Wall Street Journal Publishes "Over The Top" Unfair and Biased Attack Article Against Ricardo Martienlli
Tuesday, June 19 2012 @ 11:41 AM EDT
Contributed by: Don Winner
Panama's Democracy Goes South: When supermarket magnate Ricardo Martinelli became president in 2009, free-marketeers celebrated, but the honeymoon was short-lived. By MARY ANASTASIA O'GRADY
- Some 15,000 ships, carrying 5% of the world's sea-going cargo, already pass through the Panama Canal every year. But when a third set of locks capable of handling larger vessels is completed in 2014, analysts expect the annual canal cargo volume to double. This will ensure that in the 21st century, "the path between the seas," as historian David McCullough called it, will be an even more significant international trade route.
- The economic importance of this legendary passage is but one reason that a stable and free Republic of Panama is a security interest for the Western Hemisphere. That, in turn, is a good reason to heed the warnings from a growing chorus of Panamanians that center-right President Ricardo Martinelli is moving the country toward authoritarianism.
- "He is constructing public works but tearing down institutions," says Aurelio Barria, a Panamanian businessman and the leader of Civic Crusade, a nonpartisan movement famous for its democratic advocacy during the dictatorship of Gen. Manuel Noriega. As if to prove Mr. Barria's point, on Thursday Mr. Martinelli went ahead with his plan to pack the Supreme Court by naming three new judges who will grow the bench to 12 from nine. Opposition parties pledged to fight the move.
- James Madison wrote that "in framing a government which is to be administered by men over men, the great difficulty lies in this: you must first enable the government to control the governed; and in the next place oblige it to control itself." The trouble for Panama is that Mr. Martinelli is out of control.
- When the supermarket magnate was sworn in as president on July 1, 2009, free-marketeers around the region celebrated. Until then, Hugo Chávez copycats seemed to be popping up everywhere. Mr. Martinelli's victory in Panama suggested that democratic capitalism could make a comeback. But the honeymoon was short-lived.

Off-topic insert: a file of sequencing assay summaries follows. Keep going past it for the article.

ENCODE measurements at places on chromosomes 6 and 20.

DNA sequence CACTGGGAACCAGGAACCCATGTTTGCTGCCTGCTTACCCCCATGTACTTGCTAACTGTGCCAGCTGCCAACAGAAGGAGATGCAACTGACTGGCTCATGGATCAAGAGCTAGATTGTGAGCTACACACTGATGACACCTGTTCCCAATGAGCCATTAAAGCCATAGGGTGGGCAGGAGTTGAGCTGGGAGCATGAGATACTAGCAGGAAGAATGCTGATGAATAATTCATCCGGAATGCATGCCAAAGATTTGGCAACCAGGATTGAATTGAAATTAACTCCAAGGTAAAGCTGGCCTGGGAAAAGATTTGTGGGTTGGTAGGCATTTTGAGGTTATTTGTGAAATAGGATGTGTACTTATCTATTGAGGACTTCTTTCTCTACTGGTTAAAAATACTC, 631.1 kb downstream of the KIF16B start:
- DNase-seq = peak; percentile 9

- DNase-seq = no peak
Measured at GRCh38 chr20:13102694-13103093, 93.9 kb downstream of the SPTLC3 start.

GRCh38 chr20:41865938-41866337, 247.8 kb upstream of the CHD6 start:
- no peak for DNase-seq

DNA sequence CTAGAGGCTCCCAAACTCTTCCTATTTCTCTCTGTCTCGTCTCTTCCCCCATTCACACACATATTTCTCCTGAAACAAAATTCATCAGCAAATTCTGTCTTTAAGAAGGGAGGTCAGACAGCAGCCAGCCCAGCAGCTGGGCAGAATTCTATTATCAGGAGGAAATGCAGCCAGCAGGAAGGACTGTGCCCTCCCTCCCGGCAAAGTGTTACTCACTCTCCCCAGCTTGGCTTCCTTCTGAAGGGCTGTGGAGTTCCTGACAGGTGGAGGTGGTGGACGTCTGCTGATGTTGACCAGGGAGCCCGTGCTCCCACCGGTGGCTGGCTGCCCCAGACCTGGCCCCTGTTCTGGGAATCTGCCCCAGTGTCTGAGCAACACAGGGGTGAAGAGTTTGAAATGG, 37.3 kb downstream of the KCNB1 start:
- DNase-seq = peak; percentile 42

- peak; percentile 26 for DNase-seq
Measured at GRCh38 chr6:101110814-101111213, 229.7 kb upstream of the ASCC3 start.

- The erosion of Panamanian pluralism under Mr. Martinelli seems to have originated in the 71-seat unicameral national assembly. In the last election, his party, Democratic Change (CD), won a mere 13 seats. But since then Mr. Martinelli has been able to persuade 23 other deputies to either defect to the CD or to vote with him in a coalition, thus providing the simple majority he needs for passing laws and confirming judges even as former supporters have become adversaries.
- It is not entirely clear how Mr. Martinelli won over all those politicians. But it is worth bearing in mind that the Panamanian constitution was written during the military dictatorship and as such centralizes a lot of power in the executive. Thus Mr. Martinelli has enormous discretion in steering funds to selected congressional districts, and he seems to have used it.
- Like Mr. Chávez in Venezuela, who also has a majority in a unicameral national assembly, Mr. Martinelli's legislative advantage has allowed him to govern unchecked, despite loud protests from the independent press. And like Mr. Chávez, Mr. Martinelli has understood the power of the public purse.
- His critics charge that he is corrupt. But that's hard to know. What is troubling is that close Martinelli cronies have too often been named to posts that ought to be manned by politically independent professionals. One example is the comptroller general. She is a long-time Martinelli associate and the former internal auditor of one of his own companies, leaving the public wondering whether there is anyone really watching the till. He also seems to prefer no-bid contracts for the many public works that he is launching. This has heightened suspicions about the misuse of public funds.
- Meanwhile he is reaching for more. Since 1997 privatization revenues have been cordoned off in a special fund with the stipulation that only the interest from the principle could be spent. But this government is creating a new vehicle for future privatization proceeds, and it will have no such constraints. Mr. Martinelli has announced that he will be the one to name its entire board of directors.
- Now the president is hinting that he would like another term. Consecutive re-election is not permitted under the constitution, and changing that would require Supreme Court cooperation. He has already named four of the high court's judges. (One of those, who is now president of the court, handled press censorship for the Noriega dictatorship.) A fifth is a reliable ally. Throw in the three new seats that he advocated for and filled, and two-thirds of the court is his.
- Even if, as critics contend, Mr. Martinelli is a power-hungry caudillo, some might be tempted to tolerate him because he is not left-wing. Importantly he is not threatening property rights. But that ought to be little comfort. Once the institutional checks and balances that defend society against dangerous demagogues are destroyed, the door is open to candidates across the political spectrum. Just ask the Venezuelans.
Just Twelve Paragraphs - And Not One Word From The Other Side: Someone please point to any line in this article from a source who is either a member of the Martinelli administration, or someone who is truly independent and objective. The fact is, there are none. Every word in this article is designed to convince the reader of the premise - that Martinelli is out of control and democracy in Panama is toast - and that, my friends, is the definition of bias. Let me point a few things out for you (facts) the author if this article decided to ignore;
- Para 1 - Ships go through the canal and it's being expanded. No problem.